I know so many strong women, but not this one
An incredible grave containing the skeleton of a Viking warrior, long thought to be male, has been confirmed as female, researchers say.
The 10th-century grave, known as Bj. 581, was first discovered on the Swedish island of Bjorko in the late 19th century. Stunning artifacts found in the grave indicated that it belonged to a high-status Viking warrior, who, for over a century, was assumed to be male.
In 2017, however, experts published the results of a DNA analysis that revealed the skeleton was female. The amazing discovery garnered a great deal of attention and sparked plenty of debate.
In a study published this week in the journal Antiquity, the researchers responded to critics of the original study, explaining that they analyzed the correct skeleton and that there was only one set of human remains in the grave. “The simple and secure conclusion is that we have the right individual, who was buried alone, and that this person has been proven to be biologically female,” they explained.
The experts also reiterated the woman’s warrior status. “In our opinion, Bj.581 was the grave of a woman who lived as a professional warrior and was buried in a martial environment as an individual of rank,” they wrote. “To those who do take issue, however, we suggest that it is not supportable to react only now, when the individual has been shown to be female, without explaining why neither the warrior interpretations nor any supposed source-critical factors were a problem when the person in Bj.581 was believed to be male.”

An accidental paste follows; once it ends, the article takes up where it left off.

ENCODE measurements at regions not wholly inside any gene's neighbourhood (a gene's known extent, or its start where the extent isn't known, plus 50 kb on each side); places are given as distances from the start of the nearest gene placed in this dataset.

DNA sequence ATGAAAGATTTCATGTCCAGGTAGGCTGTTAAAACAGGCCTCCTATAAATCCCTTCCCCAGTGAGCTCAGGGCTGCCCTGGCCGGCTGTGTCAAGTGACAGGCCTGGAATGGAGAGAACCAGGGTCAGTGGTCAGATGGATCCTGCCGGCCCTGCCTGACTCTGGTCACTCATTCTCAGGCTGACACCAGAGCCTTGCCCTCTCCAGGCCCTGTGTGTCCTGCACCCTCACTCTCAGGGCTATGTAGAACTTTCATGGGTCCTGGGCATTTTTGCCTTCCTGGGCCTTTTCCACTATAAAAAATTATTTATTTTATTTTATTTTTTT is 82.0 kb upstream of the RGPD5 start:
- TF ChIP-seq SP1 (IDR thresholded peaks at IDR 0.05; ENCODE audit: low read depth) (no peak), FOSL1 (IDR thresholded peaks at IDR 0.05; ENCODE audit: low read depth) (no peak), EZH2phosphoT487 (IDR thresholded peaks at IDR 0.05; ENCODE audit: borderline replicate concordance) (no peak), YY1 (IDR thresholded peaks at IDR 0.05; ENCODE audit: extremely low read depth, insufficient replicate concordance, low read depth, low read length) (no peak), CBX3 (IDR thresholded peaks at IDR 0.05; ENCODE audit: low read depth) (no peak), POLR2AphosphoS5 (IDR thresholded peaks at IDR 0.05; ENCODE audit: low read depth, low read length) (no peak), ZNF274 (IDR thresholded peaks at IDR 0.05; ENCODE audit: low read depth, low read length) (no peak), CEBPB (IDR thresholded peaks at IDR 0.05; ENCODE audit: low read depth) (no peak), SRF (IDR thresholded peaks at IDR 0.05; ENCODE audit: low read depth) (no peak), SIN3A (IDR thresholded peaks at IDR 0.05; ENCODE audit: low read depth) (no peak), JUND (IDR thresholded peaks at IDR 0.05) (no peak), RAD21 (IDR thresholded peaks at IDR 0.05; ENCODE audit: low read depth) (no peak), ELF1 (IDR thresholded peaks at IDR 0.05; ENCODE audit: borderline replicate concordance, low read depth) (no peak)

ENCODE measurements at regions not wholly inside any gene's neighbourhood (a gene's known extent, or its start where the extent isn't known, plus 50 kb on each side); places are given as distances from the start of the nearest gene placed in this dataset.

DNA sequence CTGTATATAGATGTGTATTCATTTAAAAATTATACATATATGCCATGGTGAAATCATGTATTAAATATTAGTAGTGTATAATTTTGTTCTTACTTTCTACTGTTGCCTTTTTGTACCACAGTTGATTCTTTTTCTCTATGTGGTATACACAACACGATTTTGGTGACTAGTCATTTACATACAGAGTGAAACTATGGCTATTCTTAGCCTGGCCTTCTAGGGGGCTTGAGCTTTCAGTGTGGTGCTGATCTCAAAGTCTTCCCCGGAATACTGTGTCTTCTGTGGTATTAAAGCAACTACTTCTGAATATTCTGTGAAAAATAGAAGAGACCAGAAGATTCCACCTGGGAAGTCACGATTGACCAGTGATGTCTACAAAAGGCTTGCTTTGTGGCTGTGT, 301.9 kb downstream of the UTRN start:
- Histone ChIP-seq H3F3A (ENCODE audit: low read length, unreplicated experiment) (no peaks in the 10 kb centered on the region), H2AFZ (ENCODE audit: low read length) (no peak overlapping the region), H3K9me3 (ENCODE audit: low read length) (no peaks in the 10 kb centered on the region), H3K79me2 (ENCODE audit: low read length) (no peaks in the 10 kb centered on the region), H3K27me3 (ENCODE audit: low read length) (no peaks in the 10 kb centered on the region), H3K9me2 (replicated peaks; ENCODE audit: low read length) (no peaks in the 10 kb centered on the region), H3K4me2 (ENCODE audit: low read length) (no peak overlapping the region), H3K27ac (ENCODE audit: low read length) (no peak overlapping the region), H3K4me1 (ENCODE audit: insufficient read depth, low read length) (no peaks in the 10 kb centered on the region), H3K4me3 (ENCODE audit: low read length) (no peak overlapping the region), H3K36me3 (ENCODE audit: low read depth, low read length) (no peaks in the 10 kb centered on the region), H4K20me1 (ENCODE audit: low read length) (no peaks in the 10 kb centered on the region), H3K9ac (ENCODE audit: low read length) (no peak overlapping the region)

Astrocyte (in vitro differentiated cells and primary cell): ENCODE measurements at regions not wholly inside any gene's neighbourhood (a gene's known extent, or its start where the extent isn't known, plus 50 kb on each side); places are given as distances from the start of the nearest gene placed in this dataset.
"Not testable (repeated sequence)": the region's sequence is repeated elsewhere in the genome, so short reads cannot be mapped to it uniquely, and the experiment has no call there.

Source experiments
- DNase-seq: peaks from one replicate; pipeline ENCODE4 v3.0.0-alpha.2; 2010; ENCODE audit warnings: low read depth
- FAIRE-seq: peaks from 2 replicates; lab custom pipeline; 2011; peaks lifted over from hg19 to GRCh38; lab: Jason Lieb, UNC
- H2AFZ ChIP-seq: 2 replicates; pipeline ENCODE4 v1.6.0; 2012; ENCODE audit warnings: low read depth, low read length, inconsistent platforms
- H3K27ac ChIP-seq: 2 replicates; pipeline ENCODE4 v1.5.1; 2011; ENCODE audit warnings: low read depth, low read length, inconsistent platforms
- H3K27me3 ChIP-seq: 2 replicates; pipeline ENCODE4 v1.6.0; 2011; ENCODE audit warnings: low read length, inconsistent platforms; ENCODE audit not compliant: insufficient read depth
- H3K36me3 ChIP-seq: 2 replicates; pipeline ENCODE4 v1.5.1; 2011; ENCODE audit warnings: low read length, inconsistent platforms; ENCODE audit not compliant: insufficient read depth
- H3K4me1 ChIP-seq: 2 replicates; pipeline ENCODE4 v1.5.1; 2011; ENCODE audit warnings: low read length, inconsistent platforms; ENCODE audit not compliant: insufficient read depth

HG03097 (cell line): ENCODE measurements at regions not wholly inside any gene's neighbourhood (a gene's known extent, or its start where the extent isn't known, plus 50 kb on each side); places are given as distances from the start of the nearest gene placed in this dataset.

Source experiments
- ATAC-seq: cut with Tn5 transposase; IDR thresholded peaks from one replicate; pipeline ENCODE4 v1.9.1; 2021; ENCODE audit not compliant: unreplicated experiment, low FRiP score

The warrior woman was buried in elaborate clothing and her grave contained a stunning array of weapons, including a sword, an ax, 25 armor-piercing arrows, a fighting knife, two lances and two spears. She was also buried with two horses, underlining her high status in Viking society.
Intriguingly, a bag of gaming pieces was also placed in the warrior’s lap and a gaming board was propped up beside her skeleton.
Set against this backdrop, the team behind the study noted other Viking women likely bore arms.
“We would be very surprised if she was alone in the Viking world; other women may have taken up arms in the same seasonal or opportunistic context as many male Viking raiders,” they wrote. “A few may have risen to positions of command—indeed, the quality of the individual’s clothing, and the presence of the gaming set, implies that she may have been one of them.”
Gaming sets are typically associated with Viking military leaders, according to the researchers, who noted they are often found in larger boat graves.
Despite the incredible glimpse into Viking society that the grave offers, many aspects of the woman’s life will remain unknown. “Can we be sure that the person in Bj.581 was a woman, in a gendered sense? No, we cannot. She may have taken on a man’s social role, while retaining a feminine identity,” explained the study’s authors.
The grave is one of many fascinating archaeological finds from the time of the Vikings. Last year, for example, a Viking “Thor’s hammer” was discovered in Iceland and archaeologists in Norway used ground-penetrating radar technology to reveal an extremely rare Viking longship.
Also in 2018, an 8-year-old girl discovered a 1,500-year-old sword in a Swedish lake and an incredible trove of silver treasure linked to the era of a famous Viking king was discovered on an island in the Baltic Sea. Hundreds of 1,000-year-old silver coins, rings, pearls, and bracelets were found on the German island of Ruegen.
In 2017, an incredibly well-preserved Viking sword was found by a reindeer hunter on a remote mountain in Southern Norway. In 2016, archaeologists in Trondheim, Norway, unearthed the church where Viking King Olaf Haraldsson was first enshrined as a saint.
Separately in 2016, a tiny Viking crucifix was found in Denmark.
Fox News’ Bradford Betz and The Associated Press contributed to this article. Follow James Rogers on Twitter @jamesjrogers